SSI and Medicaid benefits.
But this is not the only problem child support forms for a child with special needs; a complicated process that the Social Security Administration (SSA) uses to evaluate household income can also wreak havoc with SSI and Medicaid benefits.
When a disabled child lives in a household with other people, the SSA takes into account the income of everyone who lives with the disabled child when it calculates eligibility for benefits. This is known as "income deeming." The SSA applies a formula to define what portion of the household income applies towards eligibility. If the total household income is too high, the disabled child can lose SSI and Medicaid.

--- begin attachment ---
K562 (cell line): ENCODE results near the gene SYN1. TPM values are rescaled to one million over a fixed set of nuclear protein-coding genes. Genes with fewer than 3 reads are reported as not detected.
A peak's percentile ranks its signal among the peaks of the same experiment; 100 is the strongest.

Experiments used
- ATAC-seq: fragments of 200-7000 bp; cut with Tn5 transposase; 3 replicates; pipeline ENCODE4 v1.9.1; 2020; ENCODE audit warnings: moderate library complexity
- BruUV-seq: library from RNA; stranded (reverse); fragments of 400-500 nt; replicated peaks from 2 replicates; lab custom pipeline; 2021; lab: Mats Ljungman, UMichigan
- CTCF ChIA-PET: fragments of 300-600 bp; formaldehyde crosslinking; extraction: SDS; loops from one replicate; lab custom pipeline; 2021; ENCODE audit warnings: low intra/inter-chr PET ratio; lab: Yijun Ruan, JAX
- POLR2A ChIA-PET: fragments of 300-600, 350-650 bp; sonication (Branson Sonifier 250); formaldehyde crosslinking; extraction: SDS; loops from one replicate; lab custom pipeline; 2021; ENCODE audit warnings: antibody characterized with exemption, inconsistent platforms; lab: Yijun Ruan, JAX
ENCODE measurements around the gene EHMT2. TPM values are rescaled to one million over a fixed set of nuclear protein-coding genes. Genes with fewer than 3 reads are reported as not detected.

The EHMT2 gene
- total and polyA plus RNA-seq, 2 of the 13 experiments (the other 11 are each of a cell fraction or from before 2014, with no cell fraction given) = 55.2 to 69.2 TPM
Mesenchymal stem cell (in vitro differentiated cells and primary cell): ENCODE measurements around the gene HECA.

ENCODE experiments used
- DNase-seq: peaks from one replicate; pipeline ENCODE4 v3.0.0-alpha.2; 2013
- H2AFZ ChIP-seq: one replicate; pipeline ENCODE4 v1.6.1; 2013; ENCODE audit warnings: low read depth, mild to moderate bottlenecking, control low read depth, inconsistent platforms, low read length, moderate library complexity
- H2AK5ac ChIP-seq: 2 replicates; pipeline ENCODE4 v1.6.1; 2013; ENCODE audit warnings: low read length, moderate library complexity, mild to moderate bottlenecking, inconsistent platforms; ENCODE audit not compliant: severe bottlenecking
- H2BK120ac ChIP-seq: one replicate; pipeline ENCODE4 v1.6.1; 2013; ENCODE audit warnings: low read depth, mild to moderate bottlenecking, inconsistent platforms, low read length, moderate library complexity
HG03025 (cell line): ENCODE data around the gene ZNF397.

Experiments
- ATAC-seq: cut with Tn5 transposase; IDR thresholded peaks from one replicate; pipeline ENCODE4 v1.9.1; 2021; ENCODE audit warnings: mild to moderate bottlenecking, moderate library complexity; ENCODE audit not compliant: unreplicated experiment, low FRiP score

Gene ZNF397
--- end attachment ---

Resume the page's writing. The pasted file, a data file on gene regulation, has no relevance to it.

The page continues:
In families going through a divorce, income deeming becomes particularly important for two reasons. First, a child with special needs may have siblings who are also receiving child support from an absent parent. In these cases, that additional child support will count as household income and could place the SSI recipient's benefits in jeopardy. Second, the choice of parent who will have custody of the child (the custodial parent) could throw off an SSI benefit if one parent's household income is significantly different from the others. In many cases, loss of SSI benefits is not a key factor in choosing a custodial parent. But in other cases, specifically when the child receives significant benefits from SSI and Medicaid, the choice of a custodial parent could make a tremendous difference for that child's welfare.
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